According to The American Journal of Managed Care, when Eli Lilly first produced its Humalog insulin in 1996, a month-supply cost $21. In 2019, the one-month cost was around $275—representing a 1,200% increase. The rate of inflation during that same time period was only 63.67%.
When the cost of insulin became a national talking point, Marissa said she heard a lot of comments about how you can get insulin for $25 a vial at Walmart. In reality, that kind of insulin is an older model that requires patients to follow a strict eating schedule—or experience large blood sugar fluctuations.
"That type of insulin is just not conducive to modern living," she said.
Within the past two years, eight states passed laws that capped the cost of insulin to $100 or less for a month's supply. These states include Colorado, Illinois, Maine, New Mexico, New York, Utah, Washington, and West Virginia. That still leaves most of the country without price caps.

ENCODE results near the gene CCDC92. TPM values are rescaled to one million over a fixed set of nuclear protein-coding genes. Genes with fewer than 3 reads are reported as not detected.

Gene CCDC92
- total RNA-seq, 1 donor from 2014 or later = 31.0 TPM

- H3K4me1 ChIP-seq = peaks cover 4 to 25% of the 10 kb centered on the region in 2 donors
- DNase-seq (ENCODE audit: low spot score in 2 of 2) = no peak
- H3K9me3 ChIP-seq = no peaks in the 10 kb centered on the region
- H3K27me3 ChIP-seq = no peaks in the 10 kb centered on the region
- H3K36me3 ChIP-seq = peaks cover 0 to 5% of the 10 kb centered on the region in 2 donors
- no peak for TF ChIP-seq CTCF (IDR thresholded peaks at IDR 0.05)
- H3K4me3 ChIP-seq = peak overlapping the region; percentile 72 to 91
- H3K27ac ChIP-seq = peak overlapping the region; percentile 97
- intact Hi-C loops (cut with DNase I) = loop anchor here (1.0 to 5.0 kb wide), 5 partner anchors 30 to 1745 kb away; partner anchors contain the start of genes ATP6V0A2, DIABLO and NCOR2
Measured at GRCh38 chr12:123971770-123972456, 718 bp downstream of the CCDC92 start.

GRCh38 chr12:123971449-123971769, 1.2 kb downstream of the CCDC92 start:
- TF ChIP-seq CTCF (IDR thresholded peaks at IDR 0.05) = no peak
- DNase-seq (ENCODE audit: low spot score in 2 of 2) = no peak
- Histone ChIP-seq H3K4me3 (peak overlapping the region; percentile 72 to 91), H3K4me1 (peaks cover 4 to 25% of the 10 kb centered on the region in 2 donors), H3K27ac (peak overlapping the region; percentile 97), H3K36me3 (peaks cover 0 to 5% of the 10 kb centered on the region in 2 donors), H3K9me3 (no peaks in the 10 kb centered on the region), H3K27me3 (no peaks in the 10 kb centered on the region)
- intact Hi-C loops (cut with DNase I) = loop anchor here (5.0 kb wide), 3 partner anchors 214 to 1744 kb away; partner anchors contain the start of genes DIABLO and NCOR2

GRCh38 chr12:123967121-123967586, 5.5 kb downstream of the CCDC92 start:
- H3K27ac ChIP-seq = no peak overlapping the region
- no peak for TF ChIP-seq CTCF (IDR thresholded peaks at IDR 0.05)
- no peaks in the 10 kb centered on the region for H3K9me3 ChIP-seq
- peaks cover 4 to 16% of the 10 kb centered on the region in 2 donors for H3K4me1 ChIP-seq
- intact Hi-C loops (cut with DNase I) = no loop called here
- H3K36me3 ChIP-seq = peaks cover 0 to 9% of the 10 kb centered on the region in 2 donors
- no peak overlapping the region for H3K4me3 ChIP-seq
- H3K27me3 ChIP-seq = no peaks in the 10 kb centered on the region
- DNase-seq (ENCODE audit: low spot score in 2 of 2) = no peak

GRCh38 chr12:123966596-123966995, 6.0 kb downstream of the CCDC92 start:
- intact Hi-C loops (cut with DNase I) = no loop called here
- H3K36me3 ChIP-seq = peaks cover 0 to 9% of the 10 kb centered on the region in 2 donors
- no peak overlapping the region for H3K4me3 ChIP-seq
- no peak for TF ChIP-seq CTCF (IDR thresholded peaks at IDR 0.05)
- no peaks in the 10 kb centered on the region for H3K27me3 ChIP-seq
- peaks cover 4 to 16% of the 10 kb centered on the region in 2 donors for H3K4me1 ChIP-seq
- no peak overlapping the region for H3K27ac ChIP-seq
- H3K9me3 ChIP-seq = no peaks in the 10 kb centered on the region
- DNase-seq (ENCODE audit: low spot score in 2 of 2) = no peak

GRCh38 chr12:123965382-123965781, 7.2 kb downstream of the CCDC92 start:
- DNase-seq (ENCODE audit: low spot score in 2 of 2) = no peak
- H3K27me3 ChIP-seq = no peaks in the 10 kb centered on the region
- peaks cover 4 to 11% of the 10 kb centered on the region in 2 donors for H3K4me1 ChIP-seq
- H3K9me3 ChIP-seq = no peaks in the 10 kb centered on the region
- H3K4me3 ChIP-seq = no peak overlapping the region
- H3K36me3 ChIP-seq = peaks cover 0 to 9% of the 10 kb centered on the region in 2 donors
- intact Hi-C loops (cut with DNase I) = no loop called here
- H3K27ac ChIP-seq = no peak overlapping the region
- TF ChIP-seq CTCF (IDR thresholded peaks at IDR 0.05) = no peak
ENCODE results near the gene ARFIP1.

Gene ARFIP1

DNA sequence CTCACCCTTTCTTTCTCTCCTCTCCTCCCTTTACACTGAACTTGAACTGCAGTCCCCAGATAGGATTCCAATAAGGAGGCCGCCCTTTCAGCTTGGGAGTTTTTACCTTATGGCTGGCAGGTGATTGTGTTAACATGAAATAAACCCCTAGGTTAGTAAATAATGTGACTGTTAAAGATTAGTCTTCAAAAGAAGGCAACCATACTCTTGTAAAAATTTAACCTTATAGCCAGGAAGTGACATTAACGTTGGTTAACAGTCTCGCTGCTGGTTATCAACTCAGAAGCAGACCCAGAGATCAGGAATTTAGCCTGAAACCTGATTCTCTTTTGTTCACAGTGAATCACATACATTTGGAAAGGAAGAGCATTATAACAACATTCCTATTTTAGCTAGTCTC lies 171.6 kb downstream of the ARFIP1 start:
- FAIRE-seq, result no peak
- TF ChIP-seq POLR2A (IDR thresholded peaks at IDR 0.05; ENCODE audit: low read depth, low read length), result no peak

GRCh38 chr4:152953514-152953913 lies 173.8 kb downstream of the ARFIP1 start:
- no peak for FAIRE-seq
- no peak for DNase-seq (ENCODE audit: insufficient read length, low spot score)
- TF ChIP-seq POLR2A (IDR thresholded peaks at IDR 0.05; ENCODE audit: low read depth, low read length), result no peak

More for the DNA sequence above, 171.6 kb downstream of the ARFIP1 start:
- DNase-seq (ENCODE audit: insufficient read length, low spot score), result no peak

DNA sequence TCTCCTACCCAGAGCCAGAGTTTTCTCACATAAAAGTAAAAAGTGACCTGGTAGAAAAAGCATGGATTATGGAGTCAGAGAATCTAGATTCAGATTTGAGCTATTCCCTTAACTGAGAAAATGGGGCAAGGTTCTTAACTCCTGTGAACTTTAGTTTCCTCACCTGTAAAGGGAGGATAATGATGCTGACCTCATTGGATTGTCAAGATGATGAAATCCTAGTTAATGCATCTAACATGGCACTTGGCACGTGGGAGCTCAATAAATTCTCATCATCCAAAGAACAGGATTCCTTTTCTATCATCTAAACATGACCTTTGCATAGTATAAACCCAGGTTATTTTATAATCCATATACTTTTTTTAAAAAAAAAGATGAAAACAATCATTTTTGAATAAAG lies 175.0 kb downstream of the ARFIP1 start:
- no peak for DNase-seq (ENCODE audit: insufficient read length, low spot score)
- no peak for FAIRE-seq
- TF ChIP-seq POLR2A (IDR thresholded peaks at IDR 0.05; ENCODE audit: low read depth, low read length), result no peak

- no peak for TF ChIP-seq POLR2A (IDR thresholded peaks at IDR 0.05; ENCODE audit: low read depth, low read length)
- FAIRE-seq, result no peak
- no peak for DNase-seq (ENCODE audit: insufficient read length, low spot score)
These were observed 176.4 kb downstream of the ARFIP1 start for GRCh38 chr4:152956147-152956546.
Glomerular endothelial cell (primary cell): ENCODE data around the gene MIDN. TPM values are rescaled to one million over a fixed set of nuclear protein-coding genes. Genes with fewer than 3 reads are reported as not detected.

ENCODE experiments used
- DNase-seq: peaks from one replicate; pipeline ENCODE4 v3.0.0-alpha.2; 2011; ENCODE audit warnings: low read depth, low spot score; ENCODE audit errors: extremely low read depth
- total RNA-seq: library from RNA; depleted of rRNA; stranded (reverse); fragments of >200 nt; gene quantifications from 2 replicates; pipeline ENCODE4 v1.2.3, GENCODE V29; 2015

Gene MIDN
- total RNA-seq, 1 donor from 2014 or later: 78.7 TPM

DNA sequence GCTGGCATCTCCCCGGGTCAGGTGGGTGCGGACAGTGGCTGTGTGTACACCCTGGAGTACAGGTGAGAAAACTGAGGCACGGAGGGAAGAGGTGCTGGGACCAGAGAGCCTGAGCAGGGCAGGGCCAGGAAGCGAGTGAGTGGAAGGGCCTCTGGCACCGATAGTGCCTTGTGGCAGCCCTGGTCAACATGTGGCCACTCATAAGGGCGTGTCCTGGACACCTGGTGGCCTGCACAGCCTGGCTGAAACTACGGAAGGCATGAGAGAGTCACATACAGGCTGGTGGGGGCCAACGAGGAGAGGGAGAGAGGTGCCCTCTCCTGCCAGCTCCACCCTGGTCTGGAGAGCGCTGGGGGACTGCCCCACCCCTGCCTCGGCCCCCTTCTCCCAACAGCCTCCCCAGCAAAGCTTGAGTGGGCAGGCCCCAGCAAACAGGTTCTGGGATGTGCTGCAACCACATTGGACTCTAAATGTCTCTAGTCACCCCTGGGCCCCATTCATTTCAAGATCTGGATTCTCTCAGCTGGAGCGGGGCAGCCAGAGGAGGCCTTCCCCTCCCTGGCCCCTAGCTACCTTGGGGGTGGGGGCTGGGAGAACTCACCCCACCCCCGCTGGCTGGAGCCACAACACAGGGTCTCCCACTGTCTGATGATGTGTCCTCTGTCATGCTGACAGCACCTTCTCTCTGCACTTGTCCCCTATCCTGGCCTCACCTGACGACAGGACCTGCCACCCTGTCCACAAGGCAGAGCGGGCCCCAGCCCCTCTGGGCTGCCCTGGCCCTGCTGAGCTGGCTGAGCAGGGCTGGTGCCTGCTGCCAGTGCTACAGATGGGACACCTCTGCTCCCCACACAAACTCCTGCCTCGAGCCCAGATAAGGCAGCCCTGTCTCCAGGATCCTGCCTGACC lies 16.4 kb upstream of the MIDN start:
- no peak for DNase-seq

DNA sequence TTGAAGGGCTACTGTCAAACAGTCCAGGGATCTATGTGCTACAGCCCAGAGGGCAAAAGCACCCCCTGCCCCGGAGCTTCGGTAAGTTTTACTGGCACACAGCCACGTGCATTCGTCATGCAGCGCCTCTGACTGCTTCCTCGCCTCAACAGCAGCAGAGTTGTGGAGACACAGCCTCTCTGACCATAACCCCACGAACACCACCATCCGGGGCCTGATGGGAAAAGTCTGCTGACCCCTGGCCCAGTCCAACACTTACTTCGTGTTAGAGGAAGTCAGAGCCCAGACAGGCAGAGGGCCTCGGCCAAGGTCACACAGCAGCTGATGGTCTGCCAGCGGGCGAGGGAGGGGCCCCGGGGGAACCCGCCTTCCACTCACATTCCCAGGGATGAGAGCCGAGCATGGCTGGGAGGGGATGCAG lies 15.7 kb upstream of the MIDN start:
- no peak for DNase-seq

The complicated world of insurance
When Marissa is on a Medicaid plan, she's only allowed to renew her prescription a day or two before her insulin runs out—and there have been times when renewing it on that timeline was impossible, such as when she had to travel out of state for a funeral. There are no accommodations made for people with diabetes experiencing any sort of hardship or emergency; they have to be tied to the schedule of their insulin prescription, period.
Plus, if Marissa has to switch insurance plans, it can take awhile to get her prescription switched over. In those instances, she has to ration her supply of medication. How do you ration insulin? Simple, says Marissa: Just stop eating.